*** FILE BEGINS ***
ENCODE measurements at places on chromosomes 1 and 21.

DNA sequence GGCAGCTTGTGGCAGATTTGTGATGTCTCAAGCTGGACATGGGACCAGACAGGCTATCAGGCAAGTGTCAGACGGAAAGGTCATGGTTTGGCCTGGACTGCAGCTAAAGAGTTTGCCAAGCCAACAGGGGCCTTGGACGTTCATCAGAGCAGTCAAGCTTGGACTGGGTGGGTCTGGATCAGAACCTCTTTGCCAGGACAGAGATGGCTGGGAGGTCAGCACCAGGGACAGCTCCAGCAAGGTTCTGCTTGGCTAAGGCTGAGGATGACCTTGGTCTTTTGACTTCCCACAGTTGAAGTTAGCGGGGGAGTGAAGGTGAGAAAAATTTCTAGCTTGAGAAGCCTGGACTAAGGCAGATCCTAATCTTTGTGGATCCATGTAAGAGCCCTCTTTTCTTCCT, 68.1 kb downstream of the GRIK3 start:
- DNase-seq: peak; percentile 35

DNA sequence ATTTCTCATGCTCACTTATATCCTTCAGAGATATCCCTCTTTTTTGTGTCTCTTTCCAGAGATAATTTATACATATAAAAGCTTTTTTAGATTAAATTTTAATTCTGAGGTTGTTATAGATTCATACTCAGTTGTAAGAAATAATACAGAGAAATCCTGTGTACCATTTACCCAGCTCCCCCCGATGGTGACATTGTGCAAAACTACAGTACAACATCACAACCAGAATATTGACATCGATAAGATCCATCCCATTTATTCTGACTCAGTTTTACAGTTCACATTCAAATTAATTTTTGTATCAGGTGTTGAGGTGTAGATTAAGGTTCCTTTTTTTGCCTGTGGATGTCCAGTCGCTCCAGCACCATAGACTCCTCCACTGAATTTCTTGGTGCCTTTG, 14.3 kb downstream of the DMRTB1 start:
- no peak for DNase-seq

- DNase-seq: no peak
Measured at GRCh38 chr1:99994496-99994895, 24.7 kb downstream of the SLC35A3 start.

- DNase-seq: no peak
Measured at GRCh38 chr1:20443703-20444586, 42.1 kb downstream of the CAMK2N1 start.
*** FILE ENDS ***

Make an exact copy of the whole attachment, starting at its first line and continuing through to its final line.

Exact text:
ENCODE measurements at places on chromosomes 1 and 21.

DNA sequence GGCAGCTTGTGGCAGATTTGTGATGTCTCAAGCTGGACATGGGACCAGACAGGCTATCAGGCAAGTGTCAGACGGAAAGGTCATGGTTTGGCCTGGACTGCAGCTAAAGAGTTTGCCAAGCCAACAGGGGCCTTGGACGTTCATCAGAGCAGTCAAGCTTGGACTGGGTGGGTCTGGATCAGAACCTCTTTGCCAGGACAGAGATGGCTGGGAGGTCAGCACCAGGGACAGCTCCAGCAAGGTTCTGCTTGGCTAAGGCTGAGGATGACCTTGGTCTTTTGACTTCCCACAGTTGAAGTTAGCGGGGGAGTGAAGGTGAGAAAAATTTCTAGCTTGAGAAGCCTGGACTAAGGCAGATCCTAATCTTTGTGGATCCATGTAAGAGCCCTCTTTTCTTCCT, 68.1 kb downstream of the GRIK3 start:
- DNase-seq: peak; percentile 35

DNA sequence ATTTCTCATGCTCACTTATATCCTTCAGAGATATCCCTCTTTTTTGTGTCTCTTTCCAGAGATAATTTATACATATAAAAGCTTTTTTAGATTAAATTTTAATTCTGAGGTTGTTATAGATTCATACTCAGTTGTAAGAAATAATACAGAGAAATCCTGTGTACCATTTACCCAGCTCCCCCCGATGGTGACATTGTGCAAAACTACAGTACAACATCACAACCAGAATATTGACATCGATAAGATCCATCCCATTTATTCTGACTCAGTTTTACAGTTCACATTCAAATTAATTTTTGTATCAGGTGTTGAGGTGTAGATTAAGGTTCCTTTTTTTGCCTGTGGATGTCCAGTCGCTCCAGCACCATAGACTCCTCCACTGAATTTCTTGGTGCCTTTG, 14.3 kb downstream of the DMRTB1 start:
- no peak for DNase-seq

- DNase-seq: no peak
Measured at GRCh38 chr1:99994496-99994895, 24.7 kb downstream of the SLC35A3 start.

- DNase-seq: no peak
Measured at GRCh38 chr1:20443703-20444586, 42.1 kb downstream of the CAMK2N1 start.